There's nothing like a front-loaded, long-term deal to get tongues wagging around the NHL, and people inside the League and out have had plenty to talk about in recent years. Are they unfair? Is it legal under the current CBA? Can Chris Pronger really be expected to play until he's 42?
And yet none has raised as many eyebrows as Ilya Kovalchuk's new deal that would keep him in Newark for the next seventeen years. The complex, multi-tiered contract presented to Kovalchuk by the Devils calls for a maximum salary of $11.5 million before plummeting to below a million for each of the last six years. The cap hit for the Devils? A fiscally sound $6 million a year. Forget raised eyebrows, this behemoth of a contract raised some red flags at the NHL's front office:
The contract has been rejected by the League as a circumvention of the Collective Bargaining Agreement. Under the CBA, the contract rejection triggers a number of possible next steps that may be elected by any or each of the NHLPA, the Player and/or the Club. - NHL Deputy Commissioner Bill Daly
It's certainly not surprising that the League chose to step in, given the somewhat questionable structure of the deal and how blatantly it attempts to dodge the "spirit" of the salary cap. And it's equally unsurprising that this contract has returned our attention to those that have come before, from the Prongers to the Marian Hossas and everything in between.
What is surprising is how frequently the names Alex Ovechkin and Nicklas Backstrom are coming up in the same breath as, for example, Roberto Luongo. Whether it's ignorance or simple laziness, the recent deals inked for each of the young Caps are being lumped in with every front-loaded contract that won't expire until the player in question is rocking adult diapers - regardless of the fact that the deals are in no way related.
First and foremost there's the obvious point that neither Backstrom's deal nor Ovechkin's is front-loaded in an attempt to garner a more favorable salary cap. Quite the opposite, in fact. Backstrom will start with a salary of $6 million and see it increase gradually to a maximum of $8 million - in the final year of his contract. Ovechkin, meanwhile, will get a moderate $1 million raise (from $9 million to $10 million) in 2014-15 but will collect the same paycheck every year until the contract expires in 2021.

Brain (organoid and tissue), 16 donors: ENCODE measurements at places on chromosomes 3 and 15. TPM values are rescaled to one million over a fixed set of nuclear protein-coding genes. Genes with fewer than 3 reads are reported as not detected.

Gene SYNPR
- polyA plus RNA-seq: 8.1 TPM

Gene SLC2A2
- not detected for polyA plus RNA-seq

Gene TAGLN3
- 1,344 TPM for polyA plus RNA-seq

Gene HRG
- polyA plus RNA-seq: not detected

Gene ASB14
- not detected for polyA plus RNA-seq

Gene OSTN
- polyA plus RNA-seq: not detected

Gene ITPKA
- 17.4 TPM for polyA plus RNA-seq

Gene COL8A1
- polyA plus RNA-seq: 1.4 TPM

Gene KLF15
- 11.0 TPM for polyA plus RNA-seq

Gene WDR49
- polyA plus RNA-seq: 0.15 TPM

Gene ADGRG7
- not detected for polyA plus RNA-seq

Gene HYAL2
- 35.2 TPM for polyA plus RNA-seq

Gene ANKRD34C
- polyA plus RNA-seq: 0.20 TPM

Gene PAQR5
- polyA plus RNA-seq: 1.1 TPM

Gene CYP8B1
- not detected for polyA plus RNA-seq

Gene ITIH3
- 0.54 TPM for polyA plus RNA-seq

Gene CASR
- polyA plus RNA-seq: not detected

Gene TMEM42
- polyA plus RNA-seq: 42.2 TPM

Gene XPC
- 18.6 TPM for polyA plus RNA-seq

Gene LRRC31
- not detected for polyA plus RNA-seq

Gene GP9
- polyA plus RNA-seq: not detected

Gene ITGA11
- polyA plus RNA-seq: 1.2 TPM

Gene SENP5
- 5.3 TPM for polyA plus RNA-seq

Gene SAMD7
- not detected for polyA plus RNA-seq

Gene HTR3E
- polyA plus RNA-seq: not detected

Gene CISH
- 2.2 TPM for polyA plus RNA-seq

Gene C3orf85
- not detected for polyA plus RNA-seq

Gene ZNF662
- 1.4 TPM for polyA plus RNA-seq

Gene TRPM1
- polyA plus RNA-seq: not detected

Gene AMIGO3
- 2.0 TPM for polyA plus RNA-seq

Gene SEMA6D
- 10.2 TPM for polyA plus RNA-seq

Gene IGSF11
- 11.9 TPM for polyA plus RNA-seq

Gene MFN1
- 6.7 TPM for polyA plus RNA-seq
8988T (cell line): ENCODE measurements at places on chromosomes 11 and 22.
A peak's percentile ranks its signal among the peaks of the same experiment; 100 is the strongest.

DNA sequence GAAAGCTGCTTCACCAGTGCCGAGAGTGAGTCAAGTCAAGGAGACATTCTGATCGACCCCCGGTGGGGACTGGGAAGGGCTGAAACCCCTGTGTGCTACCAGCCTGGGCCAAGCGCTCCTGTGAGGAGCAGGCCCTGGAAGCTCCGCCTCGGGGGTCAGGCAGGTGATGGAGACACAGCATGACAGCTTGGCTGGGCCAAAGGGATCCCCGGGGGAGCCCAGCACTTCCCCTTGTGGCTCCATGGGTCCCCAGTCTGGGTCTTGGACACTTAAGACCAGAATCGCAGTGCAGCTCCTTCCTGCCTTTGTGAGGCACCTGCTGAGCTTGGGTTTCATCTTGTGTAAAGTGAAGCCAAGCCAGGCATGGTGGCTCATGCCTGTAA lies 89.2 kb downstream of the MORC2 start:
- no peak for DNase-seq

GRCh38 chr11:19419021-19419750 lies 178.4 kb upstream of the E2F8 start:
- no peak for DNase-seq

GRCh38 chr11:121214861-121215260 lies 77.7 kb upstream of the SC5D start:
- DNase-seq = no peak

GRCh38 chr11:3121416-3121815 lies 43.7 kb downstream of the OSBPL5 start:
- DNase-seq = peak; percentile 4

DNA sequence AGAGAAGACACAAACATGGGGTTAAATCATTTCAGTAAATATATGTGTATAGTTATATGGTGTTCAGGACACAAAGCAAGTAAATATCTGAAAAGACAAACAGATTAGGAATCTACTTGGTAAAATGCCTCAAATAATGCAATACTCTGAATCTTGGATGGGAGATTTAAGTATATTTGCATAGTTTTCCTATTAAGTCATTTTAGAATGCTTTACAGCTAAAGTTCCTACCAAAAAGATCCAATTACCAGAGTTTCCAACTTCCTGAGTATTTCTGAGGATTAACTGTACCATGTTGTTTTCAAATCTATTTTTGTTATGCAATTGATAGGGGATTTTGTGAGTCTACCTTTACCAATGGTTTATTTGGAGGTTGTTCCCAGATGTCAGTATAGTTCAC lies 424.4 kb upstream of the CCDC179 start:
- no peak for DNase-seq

By contrast, if the Kovalchuk deal is allowed to stand he will collect $98.5 million of the total $102 million, or almost 97% of the total value, in the first eleven years of the contract - with six more years remaining to pick up just $3.5 million.
Yup, that's what some would call "front-loaded".
It's not just money that separates the Backstroms and Ovechkins from the Kovalchuks, of course. Also of issue is the length of term - or to put it more bluntly, how freakin' old will this guy be when his contract expires?
The seventeen year deal means that 27-year-old Ilya Kovalchuk will be under contract until he's 44. And while Chris Chelios has taught us nothing if not the fact that age is merely a number, the reality is there just aren't many guys who are able to play into their 40s - and those that do have to prove they can still play before earning a new contract. Kovalchuk could very well play until he's 44, but the contract is likely structured under the assumption that he will retire before the end of or upon completion of his deal.
Meanwhile here in Washington, Ovechkin and Backstrom are signed until they are 36 and 32, respectively. Plenty of viable playing years left, as the Boss himself pointed out:
"I did a long-term deal with Alex Ovechkin when he was 22 or 23 years old and he'll be coming off it when he's 36, and it's a straight line for his salary-cap hit. And the way this deal was structured it makes the salary cap hit different, and maybe not appropriate."
Time will tell if the Kovalchuk deal is allowed to stand. Greater minds and cooler heads (or just a pack of lawyers) will examine the CBA and determine if there's been any wrongdoing on the part of the player, the agent or the team. And this will certainly be a topic of discussion between the NHL and the NHLPA leading up to the next CBA, as well as among fans and media members alike during and after said negotiations.
But discussion of loopholes and cap-friendly deals should stop at the Potomac River's edge, because the Caps didn't lock up Ovechkin and Backstrom long-term to circumvent anything or dramatically alleviate the cap hit. They did so because the team believes they are core players and will be for the foreseeable future. They did so at or in the neighborhood of market value for comparable players, and over the course of the entire contract - unlike Kovalchuk, who if he even gets to the final six years will almost certainly be well below market value.
It wasn't a manipulation but an investment, a sign that these are their guys going forward. And it doesn't take a pack of lawyers - or a rabbi - to tell us that it was all completely kosher.